Recycling Old Academic Papers Is Not A Good Strategy


Last week we debunked an academic paper which was making the rounds through the media.  In our post last week, we mainly wanted to point out that the paper was based on faulty data. We thought we put this paper to rest but for some reason the paper keeps appearing in the media with the claim that the European Central Bank (ECB) supports HFT.  Just in the past few days, the FT ran a piece titled “High speed trading ‘aids efficiency’, ECB says”  and The Globe And Mail ran a piece titled “ECB Appears to Wade Into High Frequency Trading Debate”

Today we would like to clear a few more thing up about this paper which was written by Brogaard, Hendershott and Riordan :

1) The paper is NOT new.  In fact, it has been around for quite some time.  A search of the SSRN database shows that the paper was first posted on October 12, 2011 and was last revised on April 26, 2013.  This paper is over two years old but for some reason it has found its way back into the global press.  Now, how do you think that could have happened?  Maybe we should ask the HFT lobbying groups.

2) The ECB did NOT defend high frequency trading.  The cover page of the report clearly states that the “working paper should not be reported as representing the views of the ECB.”  We wonder how a two year old paper was recycled and reproduced as a working paper under an ECB fellowship program.  No doubt this would be a good question for the FIA European Principal Traders Association.

3) What does the ECB really think about high frequency trading?  Let’s just go to the December 13, 2012 official “Opinion of the European Central Bank on High Frequency Trading” press release:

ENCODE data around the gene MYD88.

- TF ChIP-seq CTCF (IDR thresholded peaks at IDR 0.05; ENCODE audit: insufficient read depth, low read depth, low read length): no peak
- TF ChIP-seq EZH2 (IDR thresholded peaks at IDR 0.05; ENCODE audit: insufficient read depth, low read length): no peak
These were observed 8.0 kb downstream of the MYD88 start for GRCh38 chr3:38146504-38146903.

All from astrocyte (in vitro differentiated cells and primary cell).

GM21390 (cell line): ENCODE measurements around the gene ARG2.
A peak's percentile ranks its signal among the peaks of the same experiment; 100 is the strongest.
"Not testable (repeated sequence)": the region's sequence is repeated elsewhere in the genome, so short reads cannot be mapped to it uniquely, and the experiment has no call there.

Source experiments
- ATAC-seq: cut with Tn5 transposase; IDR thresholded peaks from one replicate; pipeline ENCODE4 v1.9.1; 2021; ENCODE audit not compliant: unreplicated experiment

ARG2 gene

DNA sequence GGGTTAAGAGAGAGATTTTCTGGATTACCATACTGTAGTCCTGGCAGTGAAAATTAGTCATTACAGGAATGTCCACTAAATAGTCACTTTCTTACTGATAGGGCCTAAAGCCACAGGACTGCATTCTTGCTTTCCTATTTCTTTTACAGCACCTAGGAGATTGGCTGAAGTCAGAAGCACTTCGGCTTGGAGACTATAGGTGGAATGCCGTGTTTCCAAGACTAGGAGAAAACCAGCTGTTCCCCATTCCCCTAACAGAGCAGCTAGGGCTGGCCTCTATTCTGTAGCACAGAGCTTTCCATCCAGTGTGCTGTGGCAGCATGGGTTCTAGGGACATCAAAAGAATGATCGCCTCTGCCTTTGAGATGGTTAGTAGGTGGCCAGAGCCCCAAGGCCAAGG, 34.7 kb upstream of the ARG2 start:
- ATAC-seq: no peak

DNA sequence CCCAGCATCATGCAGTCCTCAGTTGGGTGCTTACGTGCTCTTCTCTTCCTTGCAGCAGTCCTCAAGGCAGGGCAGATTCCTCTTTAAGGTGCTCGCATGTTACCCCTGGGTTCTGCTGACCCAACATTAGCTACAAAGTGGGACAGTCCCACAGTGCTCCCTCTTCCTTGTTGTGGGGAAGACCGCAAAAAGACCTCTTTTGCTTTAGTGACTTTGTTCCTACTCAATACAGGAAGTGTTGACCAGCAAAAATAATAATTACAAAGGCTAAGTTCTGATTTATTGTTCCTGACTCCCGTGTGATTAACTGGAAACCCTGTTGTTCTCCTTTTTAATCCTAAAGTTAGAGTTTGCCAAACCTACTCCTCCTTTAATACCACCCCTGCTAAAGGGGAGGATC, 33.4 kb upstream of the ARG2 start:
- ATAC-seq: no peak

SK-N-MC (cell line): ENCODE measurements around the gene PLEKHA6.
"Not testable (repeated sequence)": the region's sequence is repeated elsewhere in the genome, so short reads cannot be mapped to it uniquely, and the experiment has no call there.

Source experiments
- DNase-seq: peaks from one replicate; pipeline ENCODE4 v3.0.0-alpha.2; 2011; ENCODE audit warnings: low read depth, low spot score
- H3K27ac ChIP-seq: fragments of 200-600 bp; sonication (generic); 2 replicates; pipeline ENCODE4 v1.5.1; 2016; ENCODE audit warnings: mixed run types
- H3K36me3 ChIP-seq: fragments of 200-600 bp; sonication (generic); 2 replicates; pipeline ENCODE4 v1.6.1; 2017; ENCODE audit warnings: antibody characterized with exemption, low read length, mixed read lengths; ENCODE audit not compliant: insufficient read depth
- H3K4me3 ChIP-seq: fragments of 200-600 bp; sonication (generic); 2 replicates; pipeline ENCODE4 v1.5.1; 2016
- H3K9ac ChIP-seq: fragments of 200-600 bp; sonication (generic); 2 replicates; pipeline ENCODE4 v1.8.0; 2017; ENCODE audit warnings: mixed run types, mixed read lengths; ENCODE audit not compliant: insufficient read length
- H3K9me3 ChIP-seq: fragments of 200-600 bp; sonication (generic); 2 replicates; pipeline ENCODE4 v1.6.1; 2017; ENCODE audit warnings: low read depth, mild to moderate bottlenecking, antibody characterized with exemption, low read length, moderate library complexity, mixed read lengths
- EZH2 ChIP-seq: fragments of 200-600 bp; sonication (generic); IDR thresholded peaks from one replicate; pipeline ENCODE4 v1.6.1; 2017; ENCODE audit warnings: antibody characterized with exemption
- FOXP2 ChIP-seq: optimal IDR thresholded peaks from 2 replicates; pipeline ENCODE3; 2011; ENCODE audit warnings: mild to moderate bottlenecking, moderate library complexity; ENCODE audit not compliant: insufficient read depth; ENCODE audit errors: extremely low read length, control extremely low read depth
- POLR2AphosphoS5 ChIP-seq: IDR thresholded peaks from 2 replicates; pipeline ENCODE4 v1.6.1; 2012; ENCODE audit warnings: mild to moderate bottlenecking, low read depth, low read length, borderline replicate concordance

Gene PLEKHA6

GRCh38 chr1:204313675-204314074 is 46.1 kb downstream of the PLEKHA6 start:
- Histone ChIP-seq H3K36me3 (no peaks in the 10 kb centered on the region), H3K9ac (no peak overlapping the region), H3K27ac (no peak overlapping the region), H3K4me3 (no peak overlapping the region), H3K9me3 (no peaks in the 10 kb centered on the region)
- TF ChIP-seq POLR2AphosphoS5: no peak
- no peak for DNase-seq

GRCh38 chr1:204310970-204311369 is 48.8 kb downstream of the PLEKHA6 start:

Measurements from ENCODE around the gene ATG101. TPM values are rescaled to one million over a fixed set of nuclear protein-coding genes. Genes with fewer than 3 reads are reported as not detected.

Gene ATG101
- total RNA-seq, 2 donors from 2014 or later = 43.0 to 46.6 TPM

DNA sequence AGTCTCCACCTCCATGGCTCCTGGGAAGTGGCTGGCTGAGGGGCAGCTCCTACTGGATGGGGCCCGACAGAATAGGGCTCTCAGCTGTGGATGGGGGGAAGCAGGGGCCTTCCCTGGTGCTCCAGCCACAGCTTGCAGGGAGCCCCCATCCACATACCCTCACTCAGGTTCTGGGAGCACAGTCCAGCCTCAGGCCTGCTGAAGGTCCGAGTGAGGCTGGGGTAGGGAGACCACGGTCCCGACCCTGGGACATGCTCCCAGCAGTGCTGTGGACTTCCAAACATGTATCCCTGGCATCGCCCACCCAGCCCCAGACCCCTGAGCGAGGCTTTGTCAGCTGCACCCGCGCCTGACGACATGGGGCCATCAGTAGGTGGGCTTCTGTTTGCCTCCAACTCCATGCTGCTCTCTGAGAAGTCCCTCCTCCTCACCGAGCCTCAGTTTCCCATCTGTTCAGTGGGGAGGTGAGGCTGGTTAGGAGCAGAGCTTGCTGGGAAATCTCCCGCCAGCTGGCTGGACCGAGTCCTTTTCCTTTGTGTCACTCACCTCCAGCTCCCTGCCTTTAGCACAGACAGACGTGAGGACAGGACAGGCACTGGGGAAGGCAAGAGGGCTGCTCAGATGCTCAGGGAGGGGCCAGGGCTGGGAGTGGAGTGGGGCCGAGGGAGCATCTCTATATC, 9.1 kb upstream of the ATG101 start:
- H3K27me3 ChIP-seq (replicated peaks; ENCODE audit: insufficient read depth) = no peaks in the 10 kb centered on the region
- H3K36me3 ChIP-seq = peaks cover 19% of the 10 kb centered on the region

“The ECB welcomes the draft law as it aims to curb risks for financial stability and to contain market manipulation caused by high frequency trading.

Moreover, in addition to the introduction of a fee for excessive use of trading systems, an obligation is introduced whereby trade participants are to guarantee an appropriate ratio between (1) orders placed, changes to and cancellations of orders, and (2) business transactions that are actually concluded. A minimum tick size is introduced in order to counteract the trend towards ever smaller minimum tick sizes. In order to prevent a move towards multilateral trading systems to avoid such regulation, the draft law is also applicable to multilateral trading systems.”

Hmmm, now that sure doesn’t sound like the ECB is defending high frequency trading.

We must admit that we were impressed with the efforts of the HFT lobby to recycle an old paper and convince folks that the ECB was supporting it.  They were able to bamboozle more than one financial reporter around the globe.  We are, however, glad that we were able to set the record straight on this one and we’ll be on the lookout for this strategy in the future. It’s pretty sad that the HFT community had to resort to this type of behavior.  Things must be even worse than we thought for them.